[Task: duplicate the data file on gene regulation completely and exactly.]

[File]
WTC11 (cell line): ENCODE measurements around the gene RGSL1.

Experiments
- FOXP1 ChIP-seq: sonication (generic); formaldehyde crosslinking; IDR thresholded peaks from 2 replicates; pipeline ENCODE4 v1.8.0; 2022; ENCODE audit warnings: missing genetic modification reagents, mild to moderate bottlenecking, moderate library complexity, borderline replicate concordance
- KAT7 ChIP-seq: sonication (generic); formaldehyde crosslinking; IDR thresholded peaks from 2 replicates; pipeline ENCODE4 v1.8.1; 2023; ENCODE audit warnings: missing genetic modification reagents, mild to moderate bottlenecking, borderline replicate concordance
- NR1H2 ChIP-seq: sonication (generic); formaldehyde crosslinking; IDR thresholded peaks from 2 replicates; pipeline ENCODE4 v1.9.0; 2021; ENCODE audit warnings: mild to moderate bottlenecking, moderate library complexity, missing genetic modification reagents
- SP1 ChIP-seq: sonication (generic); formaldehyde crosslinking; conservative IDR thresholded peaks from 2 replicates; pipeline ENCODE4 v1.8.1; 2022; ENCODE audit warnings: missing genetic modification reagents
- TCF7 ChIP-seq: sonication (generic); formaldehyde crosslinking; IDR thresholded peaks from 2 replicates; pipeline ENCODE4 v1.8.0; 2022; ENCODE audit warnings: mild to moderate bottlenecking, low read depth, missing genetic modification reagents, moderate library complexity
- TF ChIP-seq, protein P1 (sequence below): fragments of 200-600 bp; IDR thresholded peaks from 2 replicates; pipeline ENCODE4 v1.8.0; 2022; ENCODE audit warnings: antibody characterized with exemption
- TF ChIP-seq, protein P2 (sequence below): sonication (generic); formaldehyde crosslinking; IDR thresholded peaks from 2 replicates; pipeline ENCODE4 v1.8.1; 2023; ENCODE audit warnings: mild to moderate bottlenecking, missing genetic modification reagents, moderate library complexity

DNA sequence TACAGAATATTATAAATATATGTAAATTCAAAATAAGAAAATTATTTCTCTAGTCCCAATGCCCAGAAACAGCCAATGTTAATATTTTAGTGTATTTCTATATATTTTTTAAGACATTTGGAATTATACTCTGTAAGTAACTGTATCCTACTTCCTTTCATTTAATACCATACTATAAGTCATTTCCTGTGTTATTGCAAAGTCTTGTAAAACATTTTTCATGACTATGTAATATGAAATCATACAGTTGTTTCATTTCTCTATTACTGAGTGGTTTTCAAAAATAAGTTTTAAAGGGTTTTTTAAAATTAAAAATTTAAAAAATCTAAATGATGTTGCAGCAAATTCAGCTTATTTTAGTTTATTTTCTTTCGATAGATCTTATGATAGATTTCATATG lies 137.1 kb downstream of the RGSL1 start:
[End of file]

WTC11 (cell line): ENCODE measurements around the gene RGSL1.

Experiments
- FOXP1 ChIP-seq: sonication (generic); formaldehyde crosslinking; IDR thresholded peaks from 2 replicates; pipeline ENCODE4 v1.8.0; 2022; ENCODE audit warnings: missing genetic modification reagents, mild to moderate bottlenecking, moderate library complexity, borderline replicate concordance
- KAT7 ChIP-seq: sonication (generic); formaldehyde crosslinking; IDR thresholded peaks from 2 replicates; pipeline ENCODE4 v1.8.1; 2023; ENCODE audit warnings: missing genetic modification reagents, mild to moderate bottlenecking, borderline replicate concordance
- NR1H2 ChIP-seq: sonication (generic); formaldehyde crosslinking; IDR thresholded peaks from 2 replicates; pipeline ENCODE4 v1.9.0; 2021; ENCODE audit warnings: mild to moderate bottlenecking, moderate library complexity, missing genetic modification reagents
- SP1 ChIP-seq: sonication (generic); formaldehyde crosslinking; conservative IDR thresholded peaks from 2 replicates; pipeline ENCODE4 v1.8.1; 2022; ENCODE audit warnings: missing genetic modification reagents
- TCF7 ChIP-seq: sonication (generic); formaldehyde crosslinking; IDR thresholded peaks from 2 replicates; pipeline ENCODE4 v1.8.0; 2022; ENCODE audit warnings: mild to moderate bottlenecking, low read depth, missing genetic modification reagents, moderate library complexity
- TF ChIP-seq, protein P1 (sequence below): fragments of 200-600 bp; IDR thresholded peaks from 2 replicates; pipeline ENCODE4 v1.8.0; 2022; ENCODE audit warnings: antibody characterized with exemption
- TF ChIP-seq, protein P2 (sequence below): sonication (generic); formaldehyde crosslinking; IDR thresholded peaks from 2 replicates; pipeline ENCODE4 v1.8.1; 2023; ENCODE audit warnings: mild to moderate bottlenecking, missing genetic modification reagents, moderate library complexity

DNA sequence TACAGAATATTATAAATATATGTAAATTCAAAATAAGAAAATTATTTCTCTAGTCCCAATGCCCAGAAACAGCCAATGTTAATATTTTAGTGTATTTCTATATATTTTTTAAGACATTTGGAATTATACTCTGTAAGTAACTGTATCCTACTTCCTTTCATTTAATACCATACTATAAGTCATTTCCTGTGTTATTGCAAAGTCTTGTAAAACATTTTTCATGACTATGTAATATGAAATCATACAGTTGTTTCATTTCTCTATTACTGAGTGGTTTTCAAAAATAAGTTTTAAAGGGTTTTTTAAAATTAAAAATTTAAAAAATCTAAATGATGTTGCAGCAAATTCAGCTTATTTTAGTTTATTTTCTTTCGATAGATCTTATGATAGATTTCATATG lies 137.1 kb downstream of the RGSL1 start: